NJ Commission: Close Meadowlands After 2011

Monmouth Park would offer harness racing under a New Jersey commission plan.

Live racing at the nation’s premier harness track would end under a recommendation from New Jersey Gov. Chris Christie’s panel on the future of casinos and racetracks in the state.

A commission chaired by developer Jon Hanson released a supplemental report Nov. 15 saying there is no way New Jersey can support two state-run tracks. For that reason, it proposes ending live racing at Meadowlands and consolidating it at Monmouth Park.

The plan also calls for the two tracks to be sold to the private sector. Meadowlands would be used as an off-track betting facility under the plan.

“We have reached the conclusion that there is no viable self-sustaining industry model based upon two government-operated racetracks,” the commission wrote. “Consequently, we present a direct and difficult solution to a problem that has been in the making for decades.”

Christie spokesman Michael Drewniak said the Republican governor is studying the recommendation, and he declined further comment.

The task force said Monmouth is set to lose $6.6 million this year, and Meadowlands an additional $11 million.

The proposal would allow a six-day Standardbred meet at Meadowlands next August. Standardbreds would race 30 days at Monmouth in the fall of 2011, and have a 70-day meet there in subsequent years.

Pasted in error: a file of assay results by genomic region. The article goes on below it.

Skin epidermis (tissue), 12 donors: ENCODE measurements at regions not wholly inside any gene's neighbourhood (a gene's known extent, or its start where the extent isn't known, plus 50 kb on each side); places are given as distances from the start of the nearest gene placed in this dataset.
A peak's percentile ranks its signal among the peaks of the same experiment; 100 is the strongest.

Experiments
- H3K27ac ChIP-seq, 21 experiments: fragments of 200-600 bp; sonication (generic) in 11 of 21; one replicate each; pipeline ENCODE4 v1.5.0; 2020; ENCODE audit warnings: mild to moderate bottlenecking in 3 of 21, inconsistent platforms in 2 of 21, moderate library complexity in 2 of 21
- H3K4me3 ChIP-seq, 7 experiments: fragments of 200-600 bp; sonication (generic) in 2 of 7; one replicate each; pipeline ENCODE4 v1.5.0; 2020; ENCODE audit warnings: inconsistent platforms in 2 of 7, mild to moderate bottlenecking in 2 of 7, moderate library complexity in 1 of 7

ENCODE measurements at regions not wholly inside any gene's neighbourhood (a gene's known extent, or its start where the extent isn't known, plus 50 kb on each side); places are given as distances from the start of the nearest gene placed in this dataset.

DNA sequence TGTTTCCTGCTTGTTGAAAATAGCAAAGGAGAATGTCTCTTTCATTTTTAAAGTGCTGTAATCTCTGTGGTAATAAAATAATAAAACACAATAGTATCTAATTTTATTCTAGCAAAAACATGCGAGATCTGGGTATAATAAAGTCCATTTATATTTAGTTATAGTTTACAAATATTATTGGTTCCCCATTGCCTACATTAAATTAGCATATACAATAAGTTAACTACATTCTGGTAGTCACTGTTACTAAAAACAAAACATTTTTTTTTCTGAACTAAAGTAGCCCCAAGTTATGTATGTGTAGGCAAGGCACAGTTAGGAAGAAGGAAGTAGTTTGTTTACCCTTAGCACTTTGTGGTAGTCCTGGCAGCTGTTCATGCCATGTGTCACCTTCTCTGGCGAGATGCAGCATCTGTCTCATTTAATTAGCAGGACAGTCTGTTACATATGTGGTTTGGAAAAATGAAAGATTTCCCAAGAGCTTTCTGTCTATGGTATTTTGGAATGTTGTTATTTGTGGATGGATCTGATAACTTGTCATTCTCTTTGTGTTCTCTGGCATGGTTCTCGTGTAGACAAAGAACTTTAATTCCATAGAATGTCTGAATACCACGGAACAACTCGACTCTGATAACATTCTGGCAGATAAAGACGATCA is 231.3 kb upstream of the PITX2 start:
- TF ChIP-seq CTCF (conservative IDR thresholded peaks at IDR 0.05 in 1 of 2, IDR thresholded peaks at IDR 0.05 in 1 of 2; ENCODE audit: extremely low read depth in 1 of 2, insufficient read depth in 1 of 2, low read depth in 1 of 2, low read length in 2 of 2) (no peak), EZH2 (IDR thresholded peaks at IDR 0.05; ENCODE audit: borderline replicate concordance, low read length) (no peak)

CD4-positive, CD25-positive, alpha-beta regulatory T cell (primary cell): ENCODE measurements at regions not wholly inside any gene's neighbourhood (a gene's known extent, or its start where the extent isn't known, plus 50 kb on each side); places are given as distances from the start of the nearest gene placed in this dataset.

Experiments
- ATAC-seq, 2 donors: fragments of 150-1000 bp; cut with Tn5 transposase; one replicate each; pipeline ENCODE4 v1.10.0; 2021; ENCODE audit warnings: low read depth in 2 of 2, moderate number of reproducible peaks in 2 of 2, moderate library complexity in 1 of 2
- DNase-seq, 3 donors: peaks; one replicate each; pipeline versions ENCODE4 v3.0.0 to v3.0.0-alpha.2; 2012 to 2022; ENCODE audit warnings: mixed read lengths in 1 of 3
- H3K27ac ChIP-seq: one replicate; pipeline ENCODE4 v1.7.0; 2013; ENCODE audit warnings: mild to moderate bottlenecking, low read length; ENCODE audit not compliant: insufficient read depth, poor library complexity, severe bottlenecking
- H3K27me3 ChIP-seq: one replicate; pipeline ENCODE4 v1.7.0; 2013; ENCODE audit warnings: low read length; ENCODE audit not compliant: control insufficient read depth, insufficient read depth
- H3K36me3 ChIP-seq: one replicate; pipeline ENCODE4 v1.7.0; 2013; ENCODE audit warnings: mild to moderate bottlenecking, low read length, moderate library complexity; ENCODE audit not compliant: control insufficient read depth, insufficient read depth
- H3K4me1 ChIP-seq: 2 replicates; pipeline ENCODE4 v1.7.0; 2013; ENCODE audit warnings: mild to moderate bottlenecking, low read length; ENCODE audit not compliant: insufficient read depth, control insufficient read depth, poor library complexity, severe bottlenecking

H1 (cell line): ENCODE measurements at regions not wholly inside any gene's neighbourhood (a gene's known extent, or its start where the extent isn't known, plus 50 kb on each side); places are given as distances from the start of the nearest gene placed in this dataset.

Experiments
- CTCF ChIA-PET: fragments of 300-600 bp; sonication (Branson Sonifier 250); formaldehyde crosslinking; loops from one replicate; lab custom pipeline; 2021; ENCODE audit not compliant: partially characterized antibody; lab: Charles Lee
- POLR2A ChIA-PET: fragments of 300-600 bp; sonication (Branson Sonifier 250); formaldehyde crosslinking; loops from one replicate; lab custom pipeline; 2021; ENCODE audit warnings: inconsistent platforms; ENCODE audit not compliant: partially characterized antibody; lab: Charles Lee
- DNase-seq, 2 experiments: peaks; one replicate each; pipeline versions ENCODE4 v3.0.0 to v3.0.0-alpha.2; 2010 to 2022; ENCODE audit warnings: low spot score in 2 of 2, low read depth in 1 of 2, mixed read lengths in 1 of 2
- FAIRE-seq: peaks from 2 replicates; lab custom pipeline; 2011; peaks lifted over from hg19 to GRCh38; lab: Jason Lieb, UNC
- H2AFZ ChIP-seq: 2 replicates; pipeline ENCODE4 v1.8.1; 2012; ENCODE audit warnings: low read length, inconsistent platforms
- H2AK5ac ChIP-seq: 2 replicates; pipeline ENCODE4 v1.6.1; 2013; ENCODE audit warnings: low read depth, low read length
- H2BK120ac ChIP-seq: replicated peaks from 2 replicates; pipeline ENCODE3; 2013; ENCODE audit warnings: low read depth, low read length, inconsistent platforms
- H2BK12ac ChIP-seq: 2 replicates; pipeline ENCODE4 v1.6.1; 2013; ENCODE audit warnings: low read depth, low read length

Thoroughbreds would race 59 days a year at Monmouth from May to September. It would take about $4.6 million worth of investment and upgrades to get Monmouth ready for the consolidation.

The commission’s recommendation was released about an hour after a state Senate panel introduced bills that would make the biggest changes in how Atlantic City’s 11 casinos are overseen and protected since gambling was legalized in the city 32 years ago, including relaxing some of New Jersey’s strict regulations.

The legislature responded to a call by Christie to assert more state control over the nation’s second-largest gambling market, even as it does away with some rules the industry finds oppressive.

“The fundamental method of how we have been doing things over the last 30-plus years has got to change,” said State Sen. James Whelan, the Democratic former mayor of Atlantic City. “We have to deal with the reality of the day: The revenues are going down, going down, going down. Doing nothing or tinkering around the edges is not going to get us where we need to be.”

Lawmakers are proposing a tax on Internet gambling revenues to help the state’s racetracks. Should federal law be changed to allow Internet gambling, New Jersey would impose a state tax on it and send $30 million a year from the new tax to the horse racing industry, which has battled the casinos for state support for years.

The new tax money would replace the $30 million a year casinos reluctantly handed over to the tracks in return for the state banning slot machines from the tracks. The racing industry has long wanted slots, saying the gambling machines are the only way it can survive against racetrack casinos in neighboring Pennsylvania, New York, and Delaware.